I was pondering a post with a central hypothesis of “social media marketing only works on the margins”.
Essentially, if a company’s marketing comprises social media tactics (monitoring, joining and leading the “conversation”) it will make no bearing on customer’s choice to choose that organization; but when faced with a choice of choosing between two similar companies, one of which has adopted social media and the other that hasn’t, the customer, stakeholder, business partner, whatever will chose the one with a strong social media component.
However, doing some research proves this (initially) to be false.
I took Dell and HP, partly because they seem to do broadly the same thing and partly because I’m fairly sure neither of them are FH or iStudio clients. Dell, as is well known, has a strong social media element to its marketing after being hammered in the blogosphere. HP, while having a prominent blogger as a high-ranking executive, hasn’t seemed to have embraced social media as enthusiastically.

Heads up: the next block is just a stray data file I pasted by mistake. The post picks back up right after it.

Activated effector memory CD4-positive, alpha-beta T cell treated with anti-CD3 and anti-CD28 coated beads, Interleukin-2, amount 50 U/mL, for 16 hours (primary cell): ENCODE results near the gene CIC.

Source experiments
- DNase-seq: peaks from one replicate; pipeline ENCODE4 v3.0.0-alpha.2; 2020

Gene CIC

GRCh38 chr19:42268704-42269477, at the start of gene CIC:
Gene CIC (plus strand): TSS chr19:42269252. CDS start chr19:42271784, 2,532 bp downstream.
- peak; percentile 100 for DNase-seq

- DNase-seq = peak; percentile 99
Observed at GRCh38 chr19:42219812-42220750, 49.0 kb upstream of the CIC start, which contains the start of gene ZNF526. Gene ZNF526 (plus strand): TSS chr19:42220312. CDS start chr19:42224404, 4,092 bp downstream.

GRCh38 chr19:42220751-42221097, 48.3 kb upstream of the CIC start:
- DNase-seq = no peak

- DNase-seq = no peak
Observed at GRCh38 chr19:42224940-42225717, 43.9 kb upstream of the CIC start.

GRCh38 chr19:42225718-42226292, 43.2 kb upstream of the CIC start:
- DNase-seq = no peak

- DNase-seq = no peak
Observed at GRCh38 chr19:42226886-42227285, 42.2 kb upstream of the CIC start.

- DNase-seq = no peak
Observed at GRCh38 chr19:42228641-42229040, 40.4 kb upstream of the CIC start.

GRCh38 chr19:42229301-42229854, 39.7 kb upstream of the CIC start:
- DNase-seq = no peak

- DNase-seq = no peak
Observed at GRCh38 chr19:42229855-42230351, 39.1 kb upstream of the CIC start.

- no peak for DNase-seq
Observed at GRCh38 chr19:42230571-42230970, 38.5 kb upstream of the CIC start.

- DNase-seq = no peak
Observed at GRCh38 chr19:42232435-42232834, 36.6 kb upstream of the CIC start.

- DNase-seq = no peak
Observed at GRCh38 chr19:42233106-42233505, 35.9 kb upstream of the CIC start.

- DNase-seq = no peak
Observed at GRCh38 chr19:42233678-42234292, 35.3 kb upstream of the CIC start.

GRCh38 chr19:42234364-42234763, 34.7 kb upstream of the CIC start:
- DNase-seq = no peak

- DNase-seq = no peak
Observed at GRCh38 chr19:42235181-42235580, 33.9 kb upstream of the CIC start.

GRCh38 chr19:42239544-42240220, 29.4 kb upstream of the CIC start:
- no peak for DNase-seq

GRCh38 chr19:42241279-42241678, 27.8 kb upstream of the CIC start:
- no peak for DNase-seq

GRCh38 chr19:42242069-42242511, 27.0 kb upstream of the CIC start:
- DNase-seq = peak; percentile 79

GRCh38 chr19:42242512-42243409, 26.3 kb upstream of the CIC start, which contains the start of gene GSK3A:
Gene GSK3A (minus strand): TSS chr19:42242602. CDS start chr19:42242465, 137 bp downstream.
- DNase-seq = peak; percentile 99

So I thought this would be a good comparison. I would also be able to use stock prices to compare which company was more “successful”.
Using the NASDAQ comparison tool, I found that HP’s stock had actually outperformed Dell’s by some margin over the past three years:
Hmmm, interesting. Maybe HP simply has its fingers in more pies, than Dell. But what about in searches. Dell is a consumer facing organization and therefore, with the amount of social media it touches, must outperform HP on searches. So I turned to Google Trends to validate this suspicion:
So, does marketing through social media work at all? This cursory, back-of-a-napkin experiment would imply not (although there are tonne of things I haven’t taken into account in this analysis).
So why are we getting all pent up over this sort of thing?
Sidebar: If Dell and HP don’t “compete” I’d be interested to hear who would be a fair comparison.